Monday, August 17, 2009

E-Portfolios

Hello everyone,

E-portfolios are a completely new and exciting concept for me. I had never heard about them until I created my 'Mahara' account. As I was searching through the website, I was a little bit confused about it. I was able to explore the site and create a basic account, as well as adding friends, but I just didn't understand what e-portfolios are designed to achieve, and why we need them. I therefore decided to try and discover some information explaining e-portfolios from other sources. I found this great youtube clip which gives a great explanation for the use of e-portfolios, what they are and why they were created.



The video outlines that e-portfolios can be used as a blog, a space to organise and share information, files, notes,
CV, documents, links to websites, and colleagues can comment and give feedback. The creator or user of the
e-portfolio assembles and manages text, files, images, multimedia, blogs and hyperlinks dynamically over time. Also, 
the creator or user is able to choose who can access different files. There are also many other aspects to an 
e-portfolio.

E-portfolios could be utilised effectively in the classroom. Learners would be able to complete activities online which
they could save and work on at home. The learner could maintain their very own personal blog which no one need
read except for themselves. Through using this technology, it would enable learners to showcase their efforts and 
achievements. Learners would also be able to comment and discuss each others work. Active Learning (2009) explains that within the Learning Pyramid Framework, 'discussion groups' provide learners with an average retention rate of 50%. 'Lecture', 'reading', 'audio-visual', and 'demonstration' all have a lower success rate. Therefore the 
E-portfolios are definitely an effective tool for classroom instruction. They could only be improved, in regard to retention rates, through the use of 'teach others/immediate use' and 'practice by doing'. The learning manager could find a way to incorporate these, it would just depend upon the specific subject. 

The learners would each have their own learning record for their parents and for themselves. Parents would therefore have the opportunity to be proud of their children and the learners could be proud of their own work. Also, Moon (2005) explains that; "E-portfolios, like traditional portfolios, can facilitate students' reflection on their own learning, leading to more awareness of learning strategies and needs" (Moon, 2005). According to John Dewey (1916), when learners reflect on their learning, they are thinking deeply about a subject and giving it careful and serious consideration. Bloom, Mesia and Krathwohl (1964) outline that higher order thinking skills are used; "to better understand a situation, event, or phenomenon." Therefore, learners are able to use their higher order thinking skills through the process of reflection.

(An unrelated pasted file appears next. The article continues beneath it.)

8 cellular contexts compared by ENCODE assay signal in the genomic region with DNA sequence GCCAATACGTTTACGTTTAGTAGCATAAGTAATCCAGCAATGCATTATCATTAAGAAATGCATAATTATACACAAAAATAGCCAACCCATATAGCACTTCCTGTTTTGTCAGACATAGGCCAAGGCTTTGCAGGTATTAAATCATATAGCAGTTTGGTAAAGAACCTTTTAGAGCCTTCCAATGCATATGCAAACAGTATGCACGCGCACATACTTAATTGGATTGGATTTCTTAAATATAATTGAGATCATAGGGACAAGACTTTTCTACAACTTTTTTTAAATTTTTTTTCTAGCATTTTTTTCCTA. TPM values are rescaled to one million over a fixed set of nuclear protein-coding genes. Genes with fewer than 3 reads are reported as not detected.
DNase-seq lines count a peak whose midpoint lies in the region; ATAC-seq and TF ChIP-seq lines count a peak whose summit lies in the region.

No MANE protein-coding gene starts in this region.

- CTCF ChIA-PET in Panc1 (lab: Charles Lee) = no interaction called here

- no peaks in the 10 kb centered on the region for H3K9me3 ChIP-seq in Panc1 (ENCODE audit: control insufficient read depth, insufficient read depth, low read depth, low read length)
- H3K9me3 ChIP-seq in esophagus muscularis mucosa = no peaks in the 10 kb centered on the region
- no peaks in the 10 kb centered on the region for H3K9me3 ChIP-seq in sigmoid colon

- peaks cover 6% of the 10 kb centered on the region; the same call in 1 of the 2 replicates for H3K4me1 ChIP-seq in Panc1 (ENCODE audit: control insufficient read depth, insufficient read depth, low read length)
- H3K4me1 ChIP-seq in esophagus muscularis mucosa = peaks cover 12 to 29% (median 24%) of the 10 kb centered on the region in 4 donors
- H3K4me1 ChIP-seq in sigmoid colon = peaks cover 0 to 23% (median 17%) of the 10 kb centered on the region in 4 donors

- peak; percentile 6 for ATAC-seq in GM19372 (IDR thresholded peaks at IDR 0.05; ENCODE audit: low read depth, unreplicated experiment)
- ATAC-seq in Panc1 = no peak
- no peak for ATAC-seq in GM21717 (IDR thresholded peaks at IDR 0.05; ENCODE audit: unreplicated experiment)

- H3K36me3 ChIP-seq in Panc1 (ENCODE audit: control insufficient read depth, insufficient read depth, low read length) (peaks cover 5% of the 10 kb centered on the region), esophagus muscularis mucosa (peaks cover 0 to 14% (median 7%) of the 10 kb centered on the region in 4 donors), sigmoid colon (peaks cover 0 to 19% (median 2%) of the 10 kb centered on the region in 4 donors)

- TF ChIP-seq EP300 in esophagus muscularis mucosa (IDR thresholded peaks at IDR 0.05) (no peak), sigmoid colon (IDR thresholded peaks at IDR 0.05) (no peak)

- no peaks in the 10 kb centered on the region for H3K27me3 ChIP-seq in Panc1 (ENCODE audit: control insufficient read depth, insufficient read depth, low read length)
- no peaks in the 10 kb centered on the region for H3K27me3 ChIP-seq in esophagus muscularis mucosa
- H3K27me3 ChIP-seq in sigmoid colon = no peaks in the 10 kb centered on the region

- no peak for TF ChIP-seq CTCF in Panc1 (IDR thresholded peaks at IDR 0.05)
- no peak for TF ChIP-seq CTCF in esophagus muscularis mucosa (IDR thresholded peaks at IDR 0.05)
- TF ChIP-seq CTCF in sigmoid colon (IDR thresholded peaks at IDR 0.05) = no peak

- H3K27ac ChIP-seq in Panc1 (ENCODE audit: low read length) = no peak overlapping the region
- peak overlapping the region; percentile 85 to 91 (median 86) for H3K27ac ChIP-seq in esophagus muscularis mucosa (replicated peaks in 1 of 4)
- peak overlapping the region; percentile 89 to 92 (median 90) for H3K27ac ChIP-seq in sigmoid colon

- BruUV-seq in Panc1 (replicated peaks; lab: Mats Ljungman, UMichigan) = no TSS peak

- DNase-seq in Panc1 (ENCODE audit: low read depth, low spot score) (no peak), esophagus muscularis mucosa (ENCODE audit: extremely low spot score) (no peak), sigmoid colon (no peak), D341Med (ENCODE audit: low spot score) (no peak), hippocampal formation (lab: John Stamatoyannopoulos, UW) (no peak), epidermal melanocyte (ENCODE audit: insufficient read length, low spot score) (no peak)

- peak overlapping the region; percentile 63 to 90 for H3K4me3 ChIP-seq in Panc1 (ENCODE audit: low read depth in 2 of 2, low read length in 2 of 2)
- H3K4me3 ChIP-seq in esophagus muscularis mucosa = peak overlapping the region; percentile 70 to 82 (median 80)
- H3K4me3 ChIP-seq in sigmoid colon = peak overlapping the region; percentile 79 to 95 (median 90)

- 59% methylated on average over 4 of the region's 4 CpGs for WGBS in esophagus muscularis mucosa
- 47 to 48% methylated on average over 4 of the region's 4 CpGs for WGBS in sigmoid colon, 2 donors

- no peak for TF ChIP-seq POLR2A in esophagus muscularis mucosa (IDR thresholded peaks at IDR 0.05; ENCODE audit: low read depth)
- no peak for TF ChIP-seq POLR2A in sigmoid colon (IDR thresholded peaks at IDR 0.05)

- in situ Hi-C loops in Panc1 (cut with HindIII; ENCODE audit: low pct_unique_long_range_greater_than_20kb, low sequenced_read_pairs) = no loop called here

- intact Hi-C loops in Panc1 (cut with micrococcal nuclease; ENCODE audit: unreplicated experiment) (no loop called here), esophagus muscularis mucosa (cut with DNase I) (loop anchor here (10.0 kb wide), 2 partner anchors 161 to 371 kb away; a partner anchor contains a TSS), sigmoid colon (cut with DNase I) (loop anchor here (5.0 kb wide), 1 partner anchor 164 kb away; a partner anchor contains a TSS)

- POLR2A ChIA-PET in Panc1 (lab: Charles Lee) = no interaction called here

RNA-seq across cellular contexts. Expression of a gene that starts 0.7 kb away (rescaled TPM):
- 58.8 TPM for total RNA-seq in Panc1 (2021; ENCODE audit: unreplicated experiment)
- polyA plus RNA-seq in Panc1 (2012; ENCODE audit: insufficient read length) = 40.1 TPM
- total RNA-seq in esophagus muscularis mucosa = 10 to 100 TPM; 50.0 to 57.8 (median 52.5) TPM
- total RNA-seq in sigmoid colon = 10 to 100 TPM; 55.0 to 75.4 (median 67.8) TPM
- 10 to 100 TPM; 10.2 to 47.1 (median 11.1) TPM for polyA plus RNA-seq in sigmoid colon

In regard to creative thinking, the learning manager could pose the problem to the learners that after they create their documents and files, they need to innovate the way in which it is set out onto their e-portfolio. Rather than just simply writing a word document, learners could have the opportunity to create a picture to go with the text, or a video, or anything they can think of that will enhance their use of creativity.

I am very excited to be aware of this wonderful resource. There are so many new and exciting technologies available. They really reflect the technology-based society in which we live. Information and technology are growing at an exponential rate. It is fantastic to be able to explore and learn through reflection of these valuable resources. 



Thank-you,

Kira.



References

Active Learning Online Team. (2009). What is Active Learning? Retrieved August 14, 2009, from http://www.acu.edu/cte/activelearning/whatisal.htm

Bloom, B., Mesia, B. & Krathwohl, D. (1964). Taxonomy of educational objectives (two vols: The Affective Domain & The Cognitive Domain). New York . David McKay.

Dewey, John. (1916). Democracy and Education. An introduction to the philosophy of education (1966 edn.), New York : Free Press.

Moon, Jenny. (2005). Guide for Busy Academics No 4: Learning through Reflection. Devon, UK: The Higher Education Academy.





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